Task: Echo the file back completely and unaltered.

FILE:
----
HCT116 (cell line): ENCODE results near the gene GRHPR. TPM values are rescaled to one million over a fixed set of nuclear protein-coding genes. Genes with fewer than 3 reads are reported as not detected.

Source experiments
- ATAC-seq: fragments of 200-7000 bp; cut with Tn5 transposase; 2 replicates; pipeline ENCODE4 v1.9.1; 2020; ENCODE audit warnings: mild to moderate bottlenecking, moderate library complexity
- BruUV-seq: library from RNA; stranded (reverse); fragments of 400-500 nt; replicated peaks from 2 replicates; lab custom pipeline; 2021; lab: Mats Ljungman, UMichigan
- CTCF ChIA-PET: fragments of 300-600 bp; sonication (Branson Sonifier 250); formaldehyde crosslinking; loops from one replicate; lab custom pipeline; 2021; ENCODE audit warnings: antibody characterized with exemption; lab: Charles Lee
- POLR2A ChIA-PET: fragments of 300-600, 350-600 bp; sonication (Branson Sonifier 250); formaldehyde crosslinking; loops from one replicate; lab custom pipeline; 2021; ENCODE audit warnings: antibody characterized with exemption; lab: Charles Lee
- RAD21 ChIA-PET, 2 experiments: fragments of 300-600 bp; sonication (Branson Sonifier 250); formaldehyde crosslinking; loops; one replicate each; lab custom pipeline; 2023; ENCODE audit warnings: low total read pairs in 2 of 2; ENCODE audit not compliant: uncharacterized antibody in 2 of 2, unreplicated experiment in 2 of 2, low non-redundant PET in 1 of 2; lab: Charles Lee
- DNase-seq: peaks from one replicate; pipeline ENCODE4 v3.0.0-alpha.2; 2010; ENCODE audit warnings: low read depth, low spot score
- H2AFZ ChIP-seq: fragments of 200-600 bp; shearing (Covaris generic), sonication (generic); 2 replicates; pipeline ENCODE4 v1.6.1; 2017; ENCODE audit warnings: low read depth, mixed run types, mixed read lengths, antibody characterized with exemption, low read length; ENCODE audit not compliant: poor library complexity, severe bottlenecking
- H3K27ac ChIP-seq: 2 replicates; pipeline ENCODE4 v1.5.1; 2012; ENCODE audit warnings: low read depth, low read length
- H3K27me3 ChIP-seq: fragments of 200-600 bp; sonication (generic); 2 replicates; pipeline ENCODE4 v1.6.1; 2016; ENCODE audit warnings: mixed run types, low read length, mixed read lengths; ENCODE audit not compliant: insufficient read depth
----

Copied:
HCT116 (cell line): ENCODE results near the gene GRHPR. TPM values are rescaled to one million over a fixed set of nuclear protein-coding genes. Genes with fewer than 3 reads are reported as not detected.

Source experiments
- ATAC-seq: fragments of 200-7000 bp; cut with Tn5 transposase; 2 replicates; pipeline ENCODE4 v1.9.1; 2020; ENCODE audit warnings: mild to moderate bottlenecking, moderate library complexity
- BruUV-seq: library from RNA; stranded (reverse); fragments of 400-500 nt; replicated peaks from 2 replicates; lab custom pipeline; 2021; lab: Mats Ljungman, UMichigan
- CTCF ChIA-PET: fragments of 300-600 bp; sonication (Branson Sonifier 250); formaldehyde crosslinking; loops from one replicate; lab custom pipeline; 2021; ENCODE audit warnings: antibody characterized with exemption; lab: Charles Lee
- POLR2A ChIA-PET: fragments of 300-600, 350-600 bp; sonication (Branson Sonifier 250); formaldehyde crosslinking; loops from one replicate; lab custom pipeline; 2021; ENCODE audit warnings: antibody characterized with exemption; lab: Charles Lee
- RAD21 ChIA-PET, 2 experiments: fragments of 300-600 bp; sonication (Branson Sonifier 250); formaldehyde crosslinking; loops; one replicate each; lab custom pipeline; 2023; ENCODE audit warnings: low total read pairs in 2 of 2; ENCODE audit not compliant: uncharacterized antibody in 2 of 2, unreplicated experiment in 2 of 2, low non-redundant PET in 1 of 2; lab: Charles Lee
- DNase-seq: peaks from one replicate; pipeline ENCODE4 v3.0.0-alpha.2; 2010; ENCODE audit warnings: low read depth, low spot score
- H2AFZ ChIP-seq: fragments of 200-600 bp; shearing (Covaris generic), sonication (generic); 2 replicates; pipeline ENCODE4 v1.6.1; 2017; ENCODE audit warnings: low read depth, mixed run types, mixed read lengths, antibody characterized with exemption, low read length; ENCODE audit not compliant: poor library complexity, severe bottlenecking
- H3K27ac ChIP-seq: 2 replicates; pipeline ENCODE4 v1.5.1; 2012; ENCODE audit warnings: low read depth, low read length
- H3K27me3 ChIP-seq: fragments of 200-600 bp; sonication (generic); 2 replicates; pipeline ENCODE4 v1.6.1; 2016; ENCODE audit warnings: mixed run types, low read length, mixed read lengths; ENCODE audit not compliant: insufficient read depth